Climate Change and the Loss of Cultural Heritage
UNA-USA Blogger Fellow Ella Harvey reflects on her time at the 2019 UN Youth Climate Summit. She highlights an often-overlooked impact of climate change: its negative effects on cultural heritage.
While at the UN Youth Climate Summit, I attended a discussion which really struck a chord with me: “Social and Political Drivers: Cultural Heritage Partnership to Enable Ambitious Climate Action”. The discussion resonated with me because it highlighted a piece of the climate change debate that I feel has been lacking: the cultural repercussions of climate change.
Most of the climate change debate places emphasis on tangible repercussions, such as increased severity and frequency of storms, higher insurance rates, rising sea levels, decreasing property values, and reduced arable land. However, what is not so commonly talked about are the intangible, cultural repercussions of climate change. These include the loss of traditional practices and ways of living.
The loss of cultural practices can lead to reduced social cohesion and society-wide mental health challenges because an individual’s culture is closely linked with his/her/their sense of identity and belonging to a community. Furthermore, what became clear to me during this discussion is that cultural heritage is intimately tied to, and reliant on, humans’ interactions with their natural environment.
Since this discussion was hosted by Greece, many Greek ministers and government officials talked extensively about the impact that rising sea levels and violent storms will have on their country’s ancient ruins. If these ruins are irreparably damaged, Greece will lose more than just tourist revenue. The loss of the ancient ruins poses a much greater threat to Greece’s historical legacy, as well as our global culture.. With the destruction of cultural heritage, climate change is uprooting communities and contributing to the collective loss of ancient ways of life and traditional knowledge systems.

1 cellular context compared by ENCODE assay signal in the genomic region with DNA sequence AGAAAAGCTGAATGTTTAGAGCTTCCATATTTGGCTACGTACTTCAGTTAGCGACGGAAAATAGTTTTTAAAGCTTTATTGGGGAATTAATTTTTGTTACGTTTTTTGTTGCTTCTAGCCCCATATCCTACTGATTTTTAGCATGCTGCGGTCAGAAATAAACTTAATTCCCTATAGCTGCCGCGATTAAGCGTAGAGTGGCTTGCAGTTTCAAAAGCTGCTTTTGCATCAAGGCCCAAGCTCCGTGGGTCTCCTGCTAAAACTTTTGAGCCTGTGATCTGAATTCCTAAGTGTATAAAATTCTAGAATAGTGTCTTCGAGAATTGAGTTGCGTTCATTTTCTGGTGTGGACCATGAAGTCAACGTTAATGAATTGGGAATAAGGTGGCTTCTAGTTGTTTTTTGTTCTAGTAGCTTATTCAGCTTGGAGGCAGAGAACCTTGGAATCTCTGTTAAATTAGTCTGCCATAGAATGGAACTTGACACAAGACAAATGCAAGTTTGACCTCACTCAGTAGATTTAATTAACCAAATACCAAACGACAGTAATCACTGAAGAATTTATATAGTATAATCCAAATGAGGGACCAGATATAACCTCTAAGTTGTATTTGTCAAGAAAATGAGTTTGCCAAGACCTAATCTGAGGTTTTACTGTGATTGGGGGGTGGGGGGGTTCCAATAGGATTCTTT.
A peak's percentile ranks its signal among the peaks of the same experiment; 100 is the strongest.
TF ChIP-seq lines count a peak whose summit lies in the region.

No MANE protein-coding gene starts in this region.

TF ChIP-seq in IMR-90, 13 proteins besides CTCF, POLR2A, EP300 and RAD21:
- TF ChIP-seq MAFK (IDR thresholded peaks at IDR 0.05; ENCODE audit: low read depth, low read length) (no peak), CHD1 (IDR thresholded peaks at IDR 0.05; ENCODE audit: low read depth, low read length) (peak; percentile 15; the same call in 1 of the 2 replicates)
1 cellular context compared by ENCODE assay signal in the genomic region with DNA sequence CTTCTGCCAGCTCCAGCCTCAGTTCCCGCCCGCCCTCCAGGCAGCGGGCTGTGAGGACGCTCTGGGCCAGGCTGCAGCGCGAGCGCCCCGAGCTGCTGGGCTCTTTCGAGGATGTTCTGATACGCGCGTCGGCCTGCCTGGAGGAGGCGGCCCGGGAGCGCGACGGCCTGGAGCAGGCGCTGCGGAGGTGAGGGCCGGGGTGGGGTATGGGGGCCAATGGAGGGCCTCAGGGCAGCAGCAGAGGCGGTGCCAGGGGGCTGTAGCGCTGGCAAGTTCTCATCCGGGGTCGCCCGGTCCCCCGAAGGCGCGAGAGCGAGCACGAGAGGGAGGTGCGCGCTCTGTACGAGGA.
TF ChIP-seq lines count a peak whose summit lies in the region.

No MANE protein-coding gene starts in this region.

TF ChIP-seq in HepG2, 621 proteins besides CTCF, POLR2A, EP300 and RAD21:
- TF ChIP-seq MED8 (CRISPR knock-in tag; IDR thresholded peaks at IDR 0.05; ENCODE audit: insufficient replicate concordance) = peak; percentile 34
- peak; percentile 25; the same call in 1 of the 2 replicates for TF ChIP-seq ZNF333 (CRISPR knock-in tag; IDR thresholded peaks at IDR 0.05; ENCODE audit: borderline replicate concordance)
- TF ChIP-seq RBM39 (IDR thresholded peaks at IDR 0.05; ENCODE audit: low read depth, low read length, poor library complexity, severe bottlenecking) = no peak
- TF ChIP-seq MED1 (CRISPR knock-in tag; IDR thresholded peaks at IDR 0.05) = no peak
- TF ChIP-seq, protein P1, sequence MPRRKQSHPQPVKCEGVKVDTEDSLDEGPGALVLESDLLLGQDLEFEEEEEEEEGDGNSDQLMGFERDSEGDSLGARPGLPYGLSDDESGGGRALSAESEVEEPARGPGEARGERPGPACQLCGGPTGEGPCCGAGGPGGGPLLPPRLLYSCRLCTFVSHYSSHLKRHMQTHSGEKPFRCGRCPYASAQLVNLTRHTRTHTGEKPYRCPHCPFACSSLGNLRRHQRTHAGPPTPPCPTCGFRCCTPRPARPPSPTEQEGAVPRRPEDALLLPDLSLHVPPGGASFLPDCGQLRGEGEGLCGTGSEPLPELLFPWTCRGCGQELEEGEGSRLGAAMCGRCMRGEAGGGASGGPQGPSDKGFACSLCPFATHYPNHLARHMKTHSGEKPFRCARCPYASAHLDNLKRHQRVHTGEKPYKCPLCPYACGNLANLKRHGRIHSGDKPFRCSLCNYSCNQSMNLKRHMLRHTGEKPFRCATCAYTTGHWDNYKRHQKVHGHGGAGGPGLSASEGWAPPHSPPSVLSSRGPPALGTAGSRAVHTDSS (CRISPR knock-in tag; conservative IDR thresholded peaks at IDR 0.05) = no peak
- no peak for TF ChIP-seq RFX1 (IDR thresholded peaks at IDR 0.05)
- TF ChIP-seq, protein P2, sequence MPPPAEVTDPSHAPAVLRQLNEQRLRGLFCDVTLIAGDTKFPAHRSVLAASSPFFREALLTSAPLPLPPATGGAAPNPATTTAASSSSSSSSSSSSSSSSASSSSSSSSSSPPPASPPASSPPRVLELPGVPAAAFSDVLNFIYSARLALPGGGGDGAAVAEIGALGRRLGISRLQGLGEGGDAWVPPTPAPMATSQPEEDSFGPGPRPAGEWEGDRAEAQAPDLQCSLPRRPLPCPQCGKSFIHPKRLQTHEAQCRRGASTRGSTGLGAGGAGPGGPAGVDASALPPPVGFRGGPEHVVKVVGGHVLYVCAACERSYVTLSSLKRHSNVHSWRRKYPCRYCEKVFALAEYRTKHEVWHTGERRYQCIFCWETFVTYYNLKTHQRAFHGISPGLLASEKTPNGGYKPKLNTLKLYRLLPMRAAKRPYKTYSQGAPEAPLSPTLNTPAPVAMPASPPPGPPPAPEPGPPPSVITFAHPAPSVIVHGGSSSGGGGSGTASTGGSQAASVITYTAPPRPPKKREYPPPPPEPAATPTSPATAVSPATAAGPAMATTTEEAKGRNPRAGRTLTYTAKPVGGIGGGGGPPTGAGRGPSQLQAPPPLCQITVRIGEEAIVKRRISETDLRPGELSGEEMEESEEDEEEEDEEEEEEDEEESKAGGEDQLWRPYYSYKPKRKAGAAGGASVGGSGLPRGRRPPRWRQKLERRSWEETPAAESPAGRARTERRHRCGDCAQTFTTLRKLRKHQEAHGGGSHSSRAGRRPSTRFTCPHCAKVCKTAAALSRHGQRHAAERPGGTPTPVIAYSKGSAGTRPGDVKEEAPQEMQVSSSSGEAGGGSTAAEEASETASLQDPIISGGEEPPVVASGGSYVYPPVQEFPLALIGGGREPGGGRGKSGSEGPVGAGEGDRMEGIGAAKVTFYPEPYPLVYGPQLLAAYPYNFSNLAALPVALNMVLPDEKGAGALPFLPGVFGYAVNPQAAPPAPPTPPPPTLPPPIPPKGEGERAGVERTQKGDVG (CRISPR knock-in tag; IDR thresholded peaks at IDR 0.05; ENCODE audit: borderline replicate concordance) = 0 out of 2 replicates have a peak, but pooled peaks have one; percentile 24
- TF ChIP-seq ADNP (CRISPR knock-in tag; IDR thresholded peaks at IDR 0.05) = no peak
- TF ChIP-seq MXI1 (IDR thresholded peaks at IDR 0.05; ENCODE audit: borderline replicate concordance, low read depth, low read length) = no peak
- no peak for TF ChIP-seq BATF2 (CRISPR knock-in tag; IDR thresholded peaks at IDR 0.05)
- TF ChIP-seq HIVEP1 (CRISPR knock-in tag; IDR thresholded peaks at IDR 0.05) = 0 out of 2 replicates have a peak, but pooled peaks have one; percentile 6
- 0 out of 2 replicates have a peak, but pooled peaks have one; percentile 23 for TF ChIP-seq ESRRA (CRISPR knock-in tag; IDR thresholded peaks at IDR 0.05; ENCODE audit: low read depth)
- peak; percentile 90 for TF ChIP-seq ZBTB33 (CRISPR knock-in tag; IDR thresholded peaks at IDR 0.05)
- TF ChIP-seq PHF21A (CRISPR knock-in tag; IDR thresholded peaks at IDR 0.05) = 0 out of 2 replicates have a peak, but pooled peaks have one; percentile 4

Towards the end of the discussion, Mr. Michał Kurtyka, the State Secretary in the Ministry of Energy in Poland and the President-designate of COP 24, told a story about a trip he took to Fiji. While there, he spoke with local Fijians about how climate change is affecting them. They brought him to the beach and showed him where their ancestors were buried – already 30 meters out into the sea. Their sacred, ancient burial grounds had already been lost years ago to rising sea levels, and they were preparing to lose much more. Climate change is literally cutting people from their cultural roots.
What gives me hope is the fact that cultural resilience can mitigate some of the repercussions of climate change, as resilient and socially-integrated communities are better able to prepare for and recover from extreme events. Even while our cultural heritage is being threatened by climate change, it is important to remember that cultural resilience can lead to climate resilience.
Preserving cultural heritage is a critical component to understanding how climate change will affect our civilization.